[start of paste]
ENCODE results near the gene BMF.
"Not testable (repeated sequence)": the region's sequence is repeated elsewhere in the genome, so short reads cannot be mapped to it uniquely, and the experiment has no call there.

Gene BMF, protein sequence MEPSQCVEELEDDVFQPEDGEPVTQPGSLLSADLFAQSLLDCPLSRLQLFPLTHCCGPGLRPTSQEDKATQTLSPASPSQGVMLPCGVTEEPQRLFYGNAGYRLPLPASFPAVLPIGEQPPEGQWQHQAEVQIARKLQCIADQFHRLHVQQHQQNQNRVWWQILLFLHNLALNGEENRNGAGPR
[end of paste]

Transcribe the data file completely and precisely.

ENCODE results near the gene BMF.
"Not testable (repeated sequence)": the region's sequence is repeated elsewhere in the genome, so short reads cannot be mapped to it uniquely, and the experiment has no call there.

Gene BMF, protein sequence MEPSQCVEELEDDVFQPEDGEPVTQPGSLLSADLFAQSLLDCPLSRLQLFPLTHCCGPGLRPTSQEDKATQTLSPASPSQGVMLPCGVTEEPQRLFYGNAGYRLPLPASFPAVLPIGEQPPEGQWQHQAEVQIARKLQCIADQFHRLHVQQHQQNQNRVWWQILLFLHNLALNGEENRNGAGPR